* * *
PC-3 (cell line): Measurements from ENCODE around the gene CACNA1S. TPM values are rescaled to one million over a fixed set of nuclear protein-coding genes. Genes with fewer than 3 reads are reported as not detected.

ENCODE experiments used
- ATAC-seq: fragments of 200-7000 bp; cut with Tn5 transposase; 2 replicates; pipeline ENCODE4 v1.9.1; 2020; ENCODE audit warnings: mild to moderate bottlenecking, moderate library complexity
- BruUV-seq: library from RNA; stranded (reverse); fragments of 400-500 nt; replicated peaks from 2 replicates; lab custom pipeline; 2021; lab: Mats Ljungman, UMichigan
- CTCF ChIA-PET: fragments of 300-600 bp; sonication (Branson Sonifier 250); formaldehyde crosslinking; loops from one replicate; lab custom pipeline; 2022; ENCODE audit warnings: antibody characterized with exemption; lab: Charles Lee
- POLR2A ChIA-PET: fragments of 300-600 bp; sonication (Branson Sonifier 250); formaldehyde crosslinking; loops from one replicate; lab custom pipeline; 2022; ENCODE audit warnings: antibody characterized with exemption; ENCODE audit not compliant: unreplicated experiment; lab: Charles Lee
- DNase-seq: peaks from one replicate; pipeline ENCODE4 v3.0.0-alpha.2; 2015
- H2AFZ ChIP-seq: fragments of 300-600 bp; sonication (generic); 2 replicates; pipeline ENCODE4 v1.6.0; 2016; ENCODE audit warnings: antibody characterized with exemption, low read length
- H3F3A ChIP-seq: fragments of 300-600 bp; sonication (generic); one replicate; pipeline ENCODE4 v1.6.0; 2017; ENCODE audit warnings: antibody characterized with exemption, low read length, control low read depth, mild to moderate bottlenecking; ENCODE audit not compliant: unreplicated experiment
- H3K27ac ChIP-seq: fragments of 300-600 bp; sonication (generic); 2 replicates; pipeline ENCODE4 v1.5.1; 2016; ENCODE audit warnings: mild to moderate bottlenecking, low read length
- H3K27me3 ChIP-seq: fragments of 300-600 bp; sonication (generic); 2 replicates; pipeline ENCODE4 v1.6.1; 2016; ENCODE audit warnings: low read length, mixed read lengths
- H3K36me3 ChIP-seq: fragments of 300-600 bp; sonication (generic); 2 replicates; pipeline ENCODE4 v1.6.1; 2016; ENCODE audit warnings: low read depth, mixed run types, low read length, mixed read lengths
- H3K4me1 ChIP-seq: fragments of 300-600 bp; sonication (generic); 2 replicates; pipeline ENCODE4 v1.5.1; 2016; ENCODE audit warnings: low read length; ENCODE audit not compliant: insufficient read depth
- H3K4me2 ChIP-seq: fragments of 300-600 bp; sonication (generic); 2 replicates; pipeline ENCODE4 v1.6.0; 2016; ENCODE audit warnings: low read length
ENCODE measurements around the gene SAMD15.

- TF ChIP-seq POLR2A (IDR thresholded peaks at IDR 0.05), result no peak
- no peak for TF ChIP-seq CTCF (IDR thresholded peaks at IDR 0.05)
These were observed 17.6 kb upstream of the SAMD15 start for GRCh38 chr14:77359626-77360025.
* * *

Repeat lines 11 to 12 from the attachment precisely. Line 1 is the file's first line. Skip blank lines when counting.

- H3K27me3 ChIP-seq: fragments of 300-600 bp; sonication (generic); 2 replicates; pipeline ENCODE4 v1.6.1; 2016; ENCODE audit warnings: low read length, mixed read lengths
- H3K36me3 ChIP-seq: fragments of 300-600 bp; sonication (generic); 2 replicates; pipeline ENCODE4 v1.6.1; 2016; ENCODE audit warnings: low read depth, mixed run types, low read length, mixed read lengths